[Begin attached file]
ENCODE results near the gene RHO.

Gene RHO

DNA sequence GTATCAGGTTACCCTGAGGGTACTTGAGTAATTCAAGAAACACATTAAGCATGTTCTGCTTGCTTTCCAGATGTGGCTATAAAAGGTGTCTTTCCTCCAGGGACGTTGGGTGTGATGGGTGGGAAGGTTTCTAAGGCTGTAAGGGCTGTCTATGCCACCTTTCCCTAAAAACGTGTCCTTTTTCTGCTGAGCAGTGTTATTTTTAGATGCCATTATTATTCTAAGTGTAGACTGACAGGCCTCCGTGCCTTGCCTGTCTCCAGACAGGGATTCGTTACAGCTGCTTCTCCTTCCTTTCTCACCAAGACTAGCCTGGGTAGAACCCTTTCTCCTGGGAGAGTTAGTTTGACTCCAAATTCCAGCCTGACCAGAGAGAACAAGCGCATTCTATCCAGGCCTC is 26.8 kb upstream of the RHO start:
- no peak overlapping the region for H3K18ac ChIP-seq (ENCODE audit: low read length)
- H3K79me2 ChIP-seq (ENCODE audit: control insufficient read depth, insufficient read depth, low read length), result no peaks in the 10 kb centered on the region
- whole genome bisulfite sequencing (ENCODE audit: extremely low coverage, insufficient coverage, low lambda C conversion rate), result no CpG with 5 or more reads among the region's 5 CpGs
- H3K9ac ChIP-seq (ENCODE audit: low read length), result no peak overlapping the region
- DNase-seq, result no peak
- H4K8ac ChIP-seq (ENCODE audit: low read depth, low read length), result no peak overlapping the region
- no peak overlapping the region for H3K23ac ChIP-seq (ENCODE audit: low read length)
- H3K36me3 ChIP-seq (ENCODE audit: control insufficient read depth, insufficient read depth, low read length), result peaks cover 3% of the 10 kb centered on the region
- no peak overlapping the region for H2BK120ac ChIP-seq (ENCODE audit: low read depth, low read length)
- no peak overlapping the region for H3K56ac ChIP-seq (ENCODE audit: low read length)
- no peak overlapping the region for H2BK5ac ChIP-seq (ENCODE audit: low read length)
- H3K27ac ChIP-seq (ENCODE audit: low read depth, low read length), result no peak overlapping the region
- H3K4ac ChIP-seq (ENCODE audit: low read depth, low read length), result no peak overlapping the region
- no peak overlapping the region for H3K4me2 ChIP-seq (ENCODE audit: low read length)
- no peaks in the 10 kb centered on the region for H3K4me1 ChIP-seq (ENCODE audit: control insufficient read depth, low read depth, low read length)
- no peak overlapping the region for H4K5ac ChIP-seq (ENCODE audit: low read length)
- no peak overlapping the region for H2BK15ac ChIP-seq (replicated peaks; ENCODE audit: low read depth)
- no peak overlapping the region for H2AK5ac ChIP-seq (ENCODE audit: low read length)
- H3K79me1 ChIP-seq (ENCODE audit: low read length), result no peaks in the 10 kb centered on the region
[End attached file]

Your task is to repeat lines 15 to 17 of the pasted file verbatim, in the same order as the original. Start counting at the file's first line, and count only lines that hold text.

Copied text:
- H3K27ac ChIP-seq (ENCODE audit: low read depth, low read length), result no peak overlapping the region
- H3K4ac ChIP-seq (ENCODE audit: low read depth, low read length), result no peak overlapping the region
- no peak overlapping the region for H3K4me2 ChIP-seq (ENCODE audit: low read length)